The Chocolate War, Robert Cormier


The Chocolate War, Robert Cormier

“Was life that dull, that boring and humdrum for people? He hated to think of his own life stretching ahead of him that way, a long succession of days and nights that were fine, fine—not good, not bad, not great, not lousy, not exciting, not anything.”

(Robert Cormier, The Chocolate War.)

            The Chocolate War follows Jerry Renault, a freshman at Trinity School, an all-boys Catholic school, who just lost his mother to cancer. Within the school there is a secret society that runs the school: The Vigils. The Vigils create “assignments” for the students to complete. The Vigils run the school more so than the actual teachers. In fact, the assignments that they create are often cruel pranks and practical jokes in which the other students never refuse to complete.

            The students at the Trinity School complete an annual chocolate sale, but this year things are different. Archie, the head of The Vigils, is asked by the acting headmaster to help with the sale this year. Leon, the acting headmaster is power-hungry and wants to sell more chocolate than ever before and at a more expensive rate. Leon asks Archie to help him by telling him to recruit The Vigils to help with the sale.

            Archie gives “assignments” to many of the students, but the one he gives to Jerry is for him to refrain from partaking in the sale for ten days, which will make him go against Brother Leon’s requests. Jerry goes through with his assignment, defying both Trinity School and The Vigils. He witnesses the greediness, deceit, and cruelty that surround his life at Trinity School. Jerry is vandalized, beaten, and embarrassed by The Vigils, for his going against what the school and The Vigils want him to do. Archie and Brother Leon are both at odds and feel that they will be destroyed if the sale doesn’t work.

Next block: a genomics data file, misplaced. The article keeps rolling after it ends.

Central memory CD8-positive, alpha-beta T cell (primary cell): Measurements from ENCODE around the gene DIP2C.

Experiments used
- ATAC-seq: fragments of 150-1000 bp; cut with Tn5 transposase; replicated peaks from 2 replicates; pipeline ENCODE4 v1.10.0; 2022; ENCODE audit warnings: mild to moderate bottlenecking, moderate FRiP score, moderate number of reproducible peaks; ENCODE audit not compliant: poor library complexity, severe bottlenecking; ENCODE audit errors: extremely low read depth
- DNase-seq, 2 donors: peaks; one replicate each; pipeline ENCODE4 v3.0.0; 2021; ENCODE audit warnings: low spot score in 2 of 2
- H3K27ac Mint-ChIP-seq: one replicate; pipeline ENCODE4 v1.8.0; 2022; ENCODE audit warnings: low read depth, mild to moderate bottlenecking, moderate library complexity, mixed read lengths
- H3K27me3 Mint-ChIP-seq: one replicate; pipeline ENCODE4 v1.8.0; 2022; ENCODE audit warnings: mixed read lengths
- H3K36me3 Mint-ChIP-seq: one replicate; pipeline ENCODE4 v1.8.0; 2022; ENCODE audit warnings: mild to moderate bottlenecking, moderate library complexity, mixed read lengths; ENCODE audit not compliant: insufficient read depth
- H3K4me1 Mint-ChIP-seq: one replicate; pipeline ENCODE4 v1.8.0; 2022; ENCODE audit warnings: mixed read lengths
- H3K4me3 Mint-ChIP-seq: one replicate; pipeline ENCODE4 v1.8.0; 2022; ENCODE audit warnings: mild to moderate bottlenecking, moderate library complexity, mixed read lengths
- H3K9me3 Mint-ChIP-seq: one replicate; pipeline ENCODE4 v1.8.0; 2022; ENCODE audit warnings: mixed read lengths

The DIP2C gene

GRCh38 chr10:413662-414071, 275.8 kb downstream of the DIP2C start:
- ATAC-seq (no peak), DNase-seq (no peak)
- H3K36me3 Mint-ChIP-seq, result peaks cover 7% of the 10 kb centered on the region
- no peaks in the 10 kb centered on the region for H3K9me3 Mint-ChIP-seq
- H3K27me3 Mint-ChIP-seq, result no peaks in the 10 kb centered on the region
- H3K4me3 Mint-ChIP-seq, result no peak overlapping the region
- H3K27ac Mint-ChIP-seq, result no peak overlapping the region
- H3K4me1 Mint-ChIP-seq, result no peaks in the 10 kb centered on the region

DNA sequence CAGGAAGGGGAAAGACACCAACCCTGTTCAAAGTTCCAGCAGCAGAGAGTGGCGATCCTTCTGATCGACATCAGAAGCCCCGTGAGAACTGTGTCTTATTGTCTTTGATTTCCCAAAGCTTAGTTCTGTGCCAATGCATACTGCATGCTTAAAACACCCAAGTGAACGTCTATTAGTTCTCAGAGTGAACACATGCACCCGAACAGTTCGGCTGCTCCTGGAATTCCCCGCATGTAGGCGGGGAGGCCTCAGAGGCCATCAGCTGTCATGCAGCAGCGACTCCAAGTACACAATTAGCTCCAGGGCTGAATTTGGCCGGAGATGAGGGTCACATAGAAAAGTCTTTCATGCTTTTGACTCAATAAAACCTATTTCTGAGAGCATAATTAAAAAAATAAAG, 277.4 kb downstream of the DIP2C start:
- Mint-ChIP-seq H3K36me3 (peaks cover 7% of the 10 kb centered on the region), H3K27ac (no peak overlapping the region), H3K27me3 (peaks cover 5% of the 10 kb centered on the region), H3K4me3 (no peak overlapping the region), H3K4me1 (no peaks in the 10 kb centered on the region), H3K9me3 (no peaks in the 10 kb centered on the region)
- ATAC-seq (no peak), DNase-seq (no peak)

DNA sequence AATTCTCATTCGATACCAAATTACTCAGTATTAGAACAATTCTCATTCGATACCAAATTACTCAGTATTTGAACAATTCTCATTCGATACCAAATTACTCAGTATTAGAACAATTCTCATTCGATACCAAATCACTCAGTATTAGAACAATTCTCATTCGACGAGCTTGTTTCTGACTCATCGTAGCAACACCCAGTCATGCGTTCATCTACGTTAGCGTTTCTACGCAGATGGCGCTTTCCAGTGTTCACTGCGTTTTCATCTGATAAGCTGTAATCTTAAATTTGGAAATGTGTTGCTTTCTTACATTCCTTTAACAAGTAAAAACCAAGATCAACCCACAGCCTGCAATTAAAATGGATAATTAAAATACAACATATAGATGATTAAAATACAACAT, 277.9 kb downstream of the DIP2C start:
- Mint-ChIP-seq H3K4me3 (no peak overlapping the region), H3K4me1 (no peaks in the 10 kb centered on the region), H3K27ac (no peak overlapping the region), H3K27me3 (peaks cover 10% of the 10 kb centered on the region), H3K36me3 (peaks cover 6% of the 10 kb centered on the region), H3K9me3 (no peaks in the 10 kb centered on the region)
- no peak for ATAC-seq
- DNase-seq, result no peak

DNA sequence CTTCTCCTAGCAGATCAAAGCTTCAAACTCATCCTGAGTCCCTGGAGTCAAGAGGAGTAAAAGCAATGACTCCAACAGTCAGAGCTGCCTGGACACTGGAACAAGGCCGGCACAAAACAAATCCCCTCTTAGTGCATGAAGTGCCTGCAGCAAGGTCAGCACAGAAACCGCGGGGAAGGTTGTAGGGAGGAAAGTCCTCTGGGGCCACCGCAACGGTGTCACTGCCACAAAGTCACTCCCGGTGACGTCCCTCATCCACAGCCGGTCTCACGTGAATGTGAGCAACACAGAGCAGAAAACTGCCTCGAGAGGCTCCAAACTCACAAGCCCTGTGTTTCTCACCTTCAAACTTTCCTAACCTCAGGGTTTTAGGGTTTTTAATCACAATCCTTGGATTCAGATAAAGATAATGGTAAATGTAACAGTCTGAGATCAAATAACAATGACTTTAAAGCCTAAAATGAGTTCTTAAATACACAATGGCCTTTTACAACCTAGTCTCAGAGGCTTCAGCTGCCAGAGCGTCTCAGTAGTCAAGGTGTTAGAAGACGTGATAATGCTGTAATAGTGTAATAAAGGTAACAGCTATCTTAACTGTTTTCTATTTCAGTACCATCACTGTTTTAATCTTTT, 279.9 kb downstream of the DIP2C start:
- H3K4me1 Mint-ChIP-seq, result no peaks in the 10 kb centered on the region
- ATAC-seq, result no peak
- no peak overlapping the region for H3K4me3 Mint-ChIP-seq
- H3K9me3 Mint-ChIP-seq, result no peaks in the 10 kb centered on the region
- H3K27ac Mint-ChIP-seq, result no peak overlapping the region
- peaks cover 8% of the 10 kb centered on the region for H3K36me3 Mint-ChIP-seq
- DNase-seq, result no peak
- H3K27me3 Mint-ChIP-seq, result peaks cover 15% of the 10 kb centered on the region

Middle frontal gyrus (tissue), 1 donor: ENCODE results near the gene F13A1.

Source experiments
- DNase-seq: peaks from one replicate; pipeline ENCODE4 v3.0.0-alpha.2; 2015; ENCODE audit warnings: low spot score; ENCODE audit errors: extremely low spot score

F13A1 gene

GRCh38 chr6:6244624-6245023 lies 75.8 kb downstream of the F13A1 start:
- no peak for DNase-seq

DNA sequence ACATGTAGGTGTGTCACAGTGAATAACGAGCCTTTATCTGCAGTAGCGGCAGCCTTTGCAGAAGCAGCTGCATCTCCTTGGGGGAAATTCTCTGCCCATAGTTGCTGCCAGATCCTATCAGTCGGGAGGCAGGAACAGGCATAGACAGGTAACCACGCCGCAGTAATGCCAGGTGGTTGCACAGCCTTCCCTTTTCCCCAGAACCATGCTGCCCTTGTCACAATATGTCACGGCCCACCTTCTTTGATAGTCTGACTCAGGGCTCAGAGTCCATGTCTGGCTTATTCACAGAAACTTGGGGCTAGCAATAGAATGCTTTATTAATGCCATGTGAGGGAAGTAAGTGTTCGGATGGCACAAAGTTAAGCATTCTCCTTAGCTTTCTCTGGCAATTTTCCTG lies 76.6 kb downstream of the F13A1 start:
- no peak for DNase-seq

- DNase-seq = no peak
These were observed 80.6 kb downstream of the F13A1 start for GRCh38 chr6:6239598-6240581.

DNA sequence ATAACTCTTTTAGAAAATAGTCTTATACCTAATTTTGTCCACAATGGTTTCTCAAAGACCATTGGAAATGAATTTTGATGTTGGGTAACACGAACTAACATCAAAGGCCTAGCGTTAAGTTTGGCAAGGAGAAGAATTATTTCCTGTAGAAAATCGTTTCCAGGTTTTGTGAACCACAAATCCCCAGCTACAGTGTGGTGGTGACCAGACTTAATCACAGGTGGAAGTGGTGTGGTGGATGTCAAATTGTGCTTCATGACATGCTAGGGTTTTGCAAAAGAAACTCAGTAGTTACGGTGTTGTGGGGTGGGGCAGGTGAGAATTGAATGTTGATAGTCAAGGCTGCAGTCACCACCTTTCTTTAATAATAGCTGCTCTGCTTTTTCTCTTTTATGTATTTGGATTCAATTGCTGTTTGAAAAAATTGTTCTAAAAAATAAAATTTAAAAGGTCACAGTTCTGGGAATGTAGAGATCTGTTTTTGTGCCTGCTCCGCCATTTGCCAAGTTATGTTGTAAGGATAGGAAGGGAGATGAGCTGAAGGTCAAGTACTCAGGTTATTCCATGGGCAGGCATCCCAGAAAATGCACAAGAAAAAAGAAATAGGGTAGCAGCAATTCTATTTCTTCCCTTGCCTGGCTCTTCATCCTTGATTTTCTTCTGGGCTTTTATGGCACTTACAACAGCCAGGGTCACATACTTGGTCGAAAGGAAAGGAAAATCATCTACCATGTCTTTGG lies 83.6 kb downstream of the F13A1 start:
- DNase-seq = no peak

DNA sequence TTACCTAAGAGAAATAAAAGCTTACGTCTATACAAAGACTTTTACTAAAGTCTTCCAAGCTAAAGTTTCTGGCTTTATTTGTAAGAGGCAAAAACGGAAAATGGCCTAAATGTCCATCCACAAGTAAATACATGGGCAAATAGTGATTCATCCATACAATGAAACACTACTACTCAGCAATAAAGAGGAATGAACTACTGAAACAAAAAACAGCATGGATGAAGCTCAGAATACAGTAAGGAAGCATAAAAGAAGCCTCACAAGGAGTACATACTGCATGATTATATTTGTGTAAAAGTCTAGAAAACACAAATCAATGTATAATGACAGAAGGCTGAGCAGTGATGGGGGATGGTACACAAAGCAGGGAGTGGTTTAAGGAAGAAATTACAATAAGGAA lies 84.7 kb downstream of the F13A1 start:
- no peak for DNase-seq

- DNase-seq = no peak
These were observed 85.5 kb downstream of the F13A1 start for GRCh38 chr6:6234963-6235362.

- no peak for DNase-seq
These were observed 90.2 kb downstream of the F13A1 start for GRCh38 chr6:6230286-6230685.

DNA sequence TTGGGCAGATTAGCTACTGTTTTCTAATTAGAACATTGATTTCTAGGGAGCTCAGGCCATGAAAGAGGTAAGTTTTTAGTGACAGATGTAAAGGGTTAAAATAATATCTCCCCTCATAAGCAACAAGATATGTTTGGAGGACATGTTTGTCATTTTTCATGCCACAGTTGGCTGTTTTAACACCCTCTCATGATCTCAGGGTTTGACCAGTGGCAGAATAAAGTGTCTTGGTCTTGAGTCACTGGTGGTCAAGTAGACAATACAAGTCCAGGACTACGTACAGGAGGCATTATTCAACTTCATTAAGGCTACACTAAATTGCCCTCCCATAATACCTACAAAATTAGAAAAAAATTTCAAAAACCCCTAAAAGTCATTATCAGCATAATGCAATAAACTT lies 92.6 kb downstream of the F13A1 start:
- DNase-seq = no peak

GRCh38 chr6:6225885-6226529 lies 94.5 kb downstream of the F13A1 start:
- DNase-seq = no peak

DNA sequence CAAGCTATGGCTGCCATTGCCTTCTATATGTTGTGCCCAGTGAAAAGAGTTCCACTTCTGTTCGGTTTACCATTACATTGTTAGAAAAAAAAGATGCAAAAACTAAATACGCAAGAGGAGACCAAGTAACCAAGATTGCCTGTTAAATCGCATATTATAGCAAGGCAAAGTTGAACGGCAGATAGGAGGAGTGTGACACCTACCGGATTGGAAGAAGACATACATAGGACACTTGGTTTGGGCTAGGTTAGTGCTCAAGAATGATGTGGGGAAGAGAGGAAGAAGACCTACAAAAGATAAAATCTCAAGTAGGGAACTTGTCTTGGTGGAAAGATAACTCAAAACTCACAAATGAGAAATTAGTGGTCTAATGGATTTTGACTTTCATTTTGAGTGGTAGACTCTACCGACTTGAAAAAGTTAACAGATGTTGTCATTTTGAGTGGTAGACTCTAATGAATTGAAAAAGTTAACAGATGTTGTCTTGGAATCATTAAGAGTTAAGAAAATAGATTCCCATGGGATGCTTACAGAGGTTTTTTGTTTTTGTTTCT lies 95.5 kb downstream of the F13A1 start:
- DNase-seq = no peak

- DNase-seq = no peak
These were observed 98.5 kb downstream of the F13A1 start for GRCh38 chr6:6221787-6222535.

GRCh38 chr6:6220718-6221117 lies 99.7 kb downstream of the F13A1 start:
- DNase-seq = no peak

“They tell you to do your own thing but they don’t mean it. They don’t want you to do your thing, not unless it happens to be their thing, too.”

(Robert Cormier, The Chocolate War.)


Why has it been challenged or banned & why should we read it?

            Out of 460 challenges as reported to the Office for Intellectual Freedom, The Chocolate War makes number 10 on the list. The book has been challenged for reasons such as nudity, offensive language, sexual explicitness, and that it is not suited for a particular age group. In 2004, the book topped the list of most challenged books according to the ALA Office for Intellectual Freedom.

            Although the novel has been challenged, there are so many valuable things that lay within the pages of this book. The main character, Jerry, faces challenges. Jerry must decide whether or not to go against an oppressive group and choose his own fate, or if he should succumb to the authority that is pressing down on him. Jerry is a lonely, motherless, high school student, who is dealing with issues of belongingness, and trying to find his identity. Although the exact circumstances Jerry is in might not be the exact same as those that teenagers of today face (a secret society forcing chocolate selling), the realities of peer pressure and obeying authority are issues that our teenagers face on a daily basis. The struggle between good and evil exists in the lives of our students, and in this novel. Shielding them from the realities of their world doesn’t help them to grow; it makes them feel alone and helpless. Giving our students models of courage and persistence is something that must be done, and this novel is a great gateway.


Want to read more about challenges to this book?:

More about Robert Cormier:

This book is now a movie!:

A short interview with the author:


2 thoughts on “The Chocolate War, Robert Cormier

  1. Pingback: Book Review: The Chocolate War by Robert Cormier (4/5) | Taking On a World of Words

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